Jericho Project Lends Helping Hand to Homeless War on Terror Vets
The Department of Veterans Affairs conservatively estimates that there are a staggering 9,000 homeless veterans of the wars in Iraq and Afghanistan. You read correctly. Despite all our bumper-sticker “support the troops” patriotism, our nation still allows thousands of young men and women who risked their lives fighting to promote Washington’s and Wall Street’s interests to return home to lives of poverty and homelessness.
“I think even if there’s one (homeless veteran), it should be a national outrage,” Paul Rieckhoff, director of Iraq and Afghanistan Veterans of America, told ABC News. “I mean a day when it’s twenty degrees outside and the idea that some men or woman who got home from Iraq or Afghanistan maybe just a couple of months ago are homeless, that should outrage everybody in America.”
Post-traumatic stress disorder and a 20% unemployment rate are fueling the unconscionable rise in veteran homelessness. There are currently well over 200,000 military vets without a home in the United States, and the number is growing.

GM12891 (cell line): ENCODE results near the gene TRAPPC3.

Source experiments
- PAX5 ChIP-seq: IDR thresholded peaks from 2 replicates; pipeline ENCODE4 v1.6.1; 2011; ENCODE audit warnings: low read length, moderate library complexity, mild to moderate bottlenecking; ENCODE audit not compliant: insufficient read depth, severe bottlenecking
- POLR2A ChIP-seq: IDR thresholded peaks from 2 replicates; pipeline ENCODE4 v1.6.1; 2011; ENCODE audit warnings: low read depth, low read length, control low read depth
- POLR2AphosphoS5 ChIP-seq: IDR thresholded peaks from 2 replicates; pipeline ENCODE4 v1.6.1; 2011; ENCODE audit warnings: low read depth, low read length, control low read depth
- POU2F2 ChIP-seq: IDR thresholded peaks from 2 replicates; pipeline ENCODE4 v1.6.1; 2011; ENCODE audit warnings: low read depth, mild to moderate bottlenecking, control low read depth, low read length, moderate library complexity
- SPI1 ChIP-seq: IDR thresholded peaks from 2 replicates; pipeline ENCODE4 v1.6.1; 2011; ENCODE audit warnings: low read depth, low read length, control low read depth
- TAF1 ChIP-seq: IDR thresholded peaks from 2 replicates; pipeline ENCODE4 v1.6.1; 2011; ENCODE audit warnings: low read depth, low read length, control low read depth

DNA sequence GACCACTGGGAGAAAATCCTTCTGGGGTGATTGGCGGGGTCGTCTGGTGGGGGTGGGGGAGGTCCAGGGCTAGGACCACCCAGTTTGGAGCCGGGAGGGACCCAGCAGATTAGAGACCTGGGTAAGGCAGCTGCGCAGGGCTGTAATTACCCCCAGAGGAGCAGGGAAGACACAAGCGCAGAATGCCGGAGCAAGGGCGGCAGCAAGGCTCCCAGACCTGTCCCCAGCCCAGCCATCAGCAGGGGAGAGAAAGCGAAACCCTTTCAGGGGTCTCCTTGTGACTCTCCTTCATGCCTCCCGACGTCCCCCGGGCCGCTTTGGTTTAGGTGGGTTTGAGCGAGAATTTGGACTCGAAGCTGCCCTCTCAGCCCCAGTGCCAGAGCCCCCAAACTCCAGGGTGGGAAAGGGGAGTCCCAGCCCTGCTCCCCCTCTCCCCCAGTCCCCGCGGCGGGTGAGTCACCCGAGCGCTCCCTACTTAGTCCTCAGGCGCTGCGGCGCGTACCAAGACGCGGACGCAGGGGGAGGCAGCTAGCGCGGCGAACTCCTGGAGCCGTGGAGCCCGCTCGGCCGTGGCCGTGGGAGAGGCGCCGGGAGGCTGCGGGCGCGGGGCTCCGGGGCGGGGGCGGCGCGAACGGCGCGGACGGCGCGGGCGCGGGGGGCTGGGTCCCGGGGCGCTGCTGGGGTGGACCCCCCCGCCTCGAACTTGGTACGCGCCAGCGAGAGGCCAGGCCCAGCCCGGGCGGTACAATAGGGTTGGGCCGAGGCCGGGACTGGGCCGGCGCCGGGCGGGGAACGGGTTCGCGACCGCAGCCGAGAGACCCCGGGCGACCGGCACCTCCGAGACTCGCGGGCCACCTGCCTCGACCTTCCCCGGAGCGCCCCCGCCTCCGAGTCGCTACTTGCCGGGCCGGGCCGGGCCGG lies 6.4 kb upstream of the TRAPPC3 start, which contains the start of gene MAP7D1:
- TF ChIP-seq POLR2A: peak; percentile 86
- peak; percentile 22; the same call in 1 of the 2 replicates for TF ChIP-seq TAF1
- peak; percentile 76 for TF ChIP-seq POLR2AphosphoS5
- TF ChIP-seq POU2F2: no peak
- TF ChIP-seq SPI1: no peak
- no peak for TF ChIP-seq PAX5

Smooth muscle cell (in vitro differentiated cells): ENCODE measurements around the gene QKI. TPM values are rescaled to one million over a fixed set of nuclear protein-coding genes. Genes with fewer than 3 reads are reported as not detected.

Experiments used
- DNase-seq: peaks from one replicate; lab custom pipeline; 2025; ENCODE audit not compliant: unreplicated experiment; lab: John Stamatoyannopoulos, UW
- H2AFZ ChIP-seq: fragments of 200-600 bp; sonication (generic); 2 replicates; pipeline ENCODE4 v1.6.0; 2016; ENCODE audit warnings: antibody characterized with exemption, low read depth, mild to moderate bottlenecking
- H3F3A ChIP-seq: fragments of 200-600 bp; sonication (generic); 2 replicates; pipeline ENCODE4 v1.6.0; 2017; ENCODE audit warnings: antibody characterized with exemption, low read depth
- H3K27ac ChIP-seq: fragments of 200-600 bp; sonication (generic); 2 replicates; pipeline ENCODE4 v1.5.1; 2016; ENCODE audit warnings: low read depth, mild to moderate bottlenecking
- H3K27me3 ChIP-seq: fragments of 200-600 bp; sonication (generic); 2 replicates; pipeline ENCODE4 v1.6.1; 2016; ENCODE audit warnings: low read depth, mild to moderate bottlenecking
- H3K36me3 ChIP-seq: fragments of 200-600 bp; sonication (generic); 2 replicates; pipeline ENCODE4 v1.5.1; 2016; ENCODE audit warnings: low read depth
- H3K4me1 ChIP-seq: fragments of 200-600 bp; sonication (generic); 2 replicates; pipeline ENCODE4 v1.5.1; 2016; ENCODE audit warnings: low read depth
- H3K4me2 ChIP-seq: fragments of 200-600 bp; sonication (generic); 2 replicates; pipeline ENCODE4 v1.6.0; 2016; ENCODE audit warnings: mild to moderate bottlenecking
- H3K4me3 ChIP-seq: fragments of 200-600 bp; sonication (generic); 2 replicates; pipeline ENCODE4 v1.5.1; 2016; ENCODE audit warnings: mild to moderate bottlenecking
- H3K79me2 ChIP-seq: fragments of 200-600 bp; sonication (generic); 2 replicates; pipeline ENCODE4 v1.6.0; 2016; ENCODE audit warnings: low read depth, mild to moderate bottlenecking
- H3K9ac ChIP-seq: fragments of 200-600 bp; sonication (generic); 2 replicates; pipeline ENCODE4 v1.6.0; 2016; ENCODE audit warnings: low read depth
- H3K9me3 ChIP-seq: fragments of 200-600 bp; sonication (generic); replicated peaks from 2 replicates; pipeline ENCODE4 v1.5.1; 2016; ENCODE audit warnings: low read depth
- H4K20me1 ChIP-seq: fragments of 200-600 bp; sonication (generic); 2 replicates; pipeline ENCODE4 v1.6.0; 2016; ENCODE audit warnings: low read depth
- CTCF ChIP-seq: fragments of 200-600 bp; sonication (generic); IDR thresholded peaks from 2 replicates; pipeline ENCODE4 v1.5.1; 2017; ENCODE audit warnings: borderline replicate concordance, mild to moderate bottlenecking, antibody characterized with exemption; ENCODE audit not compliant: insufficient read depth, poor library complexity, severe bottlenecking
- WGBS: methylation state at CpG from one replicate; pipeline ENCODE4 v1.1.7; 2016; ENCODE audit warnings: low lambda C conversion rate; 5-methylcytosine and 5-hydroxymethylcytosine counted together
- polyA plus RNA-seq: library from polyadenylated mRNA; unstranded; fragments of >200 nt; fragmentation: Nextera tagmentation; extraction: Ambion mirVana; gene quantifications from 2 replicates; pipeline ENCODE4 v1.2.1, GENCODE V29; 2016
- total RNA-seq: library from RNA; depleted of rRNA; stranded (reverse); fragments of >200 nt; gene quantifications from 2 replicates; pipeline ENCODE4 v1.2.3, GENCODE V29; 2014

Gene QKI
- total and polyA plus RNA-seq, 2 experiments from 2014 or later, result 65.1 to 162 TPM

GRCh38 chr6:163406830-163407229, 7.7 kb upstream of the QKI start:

Some have channeled their shock and outrage into positive action. Inspired by the belief that transformation can occur in each individual, the non-profit Jericho Project is dedicated to providing safe housing and a supportive environment for homeless vets. Within three days of returning home from Iraq, Jose Pagan had nowhere to call home. Not anymore. “I have an apartment, and it was the first time, especially as a grown man that I’ve gotten a gift like this,” the decorated veteran told ABC. “It was an amazing feeling. I have a place. This is what I call, it’s my little home.”
The generosity and support provided by the Jericho Project is the silver lining on the very dark and shameful cloud of veteran homelessness.